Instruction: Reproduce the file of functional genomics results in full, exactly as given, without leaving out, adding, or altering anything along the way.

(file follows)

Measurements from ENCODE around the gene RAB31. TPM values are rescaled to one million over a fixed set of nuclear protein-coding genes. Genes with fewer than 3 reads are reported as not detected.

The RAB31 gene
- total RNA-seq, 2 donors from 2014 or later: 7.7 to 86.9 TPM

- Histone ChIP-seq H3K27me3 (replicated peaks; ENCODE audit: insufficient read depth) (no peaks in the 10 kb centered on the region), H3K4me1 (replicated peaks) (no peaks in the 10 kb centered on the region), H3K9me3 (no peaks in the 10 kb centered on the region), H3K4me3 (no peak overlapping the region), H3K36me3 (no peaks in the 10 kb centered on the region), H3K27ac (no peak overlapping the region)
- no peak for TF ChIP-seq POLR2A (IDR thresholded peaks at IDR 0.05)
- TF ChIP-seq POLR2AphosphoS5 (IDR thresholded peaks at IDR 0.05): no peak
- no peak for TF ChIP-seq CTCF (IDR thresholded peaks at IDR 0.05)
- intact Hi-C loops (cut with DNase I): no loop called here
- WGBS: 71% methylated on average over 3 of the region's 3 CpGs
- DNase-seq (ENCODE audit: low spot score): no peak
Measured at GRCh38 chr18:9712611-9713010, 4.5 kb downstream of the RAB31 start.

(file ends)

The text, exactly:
Measurements from ENCODE around the gene RAB31. TPM values are rescaled to one million over a fixed set of nuclear protein-coding genes. Genes with fewer than 3 reads are reported as not detected.

The RAB31 gene
- total RNA-seq, 2 donors from 2014 or later: 7.7 to 86.9 TPM

- Histone ChIP-seq H3K27me3 (replicated peaks; ENCODE audit: insufficient read depth) (no peaks in the 10 kb centered on the region), H3K4me1 (replicated peaks) (no peaks in the 10 kb centered on the region), H3K9me3 (no peaks in the 10 kb centered on the region), H3K4me3 (no peak overlapping the region), H3K36me3 (no peaks in the 10 kb centered on the region), H3K27ac (no peak overlapping the region)
- no peak for TF ChIP-seq POLR2A (IDR thresholded peaks at IDR 0.05)
- TF ChIP-seq POLR2AphosphoS5 (IDR thresholded peaks at IDR 0.05): no peak
- no peak for TF ChIP-seq CTCF (IDR thresholded peaks at IDR 0.05)
- intact Hi-C loops (cut with DNase I): no loop called here
- WGBS: 71% methylated on average over 3 of the region's 3 CpGs
- DNase-seq (ENCODE audit: low spot score): no peak
Measured at GRCh38 chr18:9712611-9713010, 4.5 kb downstream of the RAB31 start.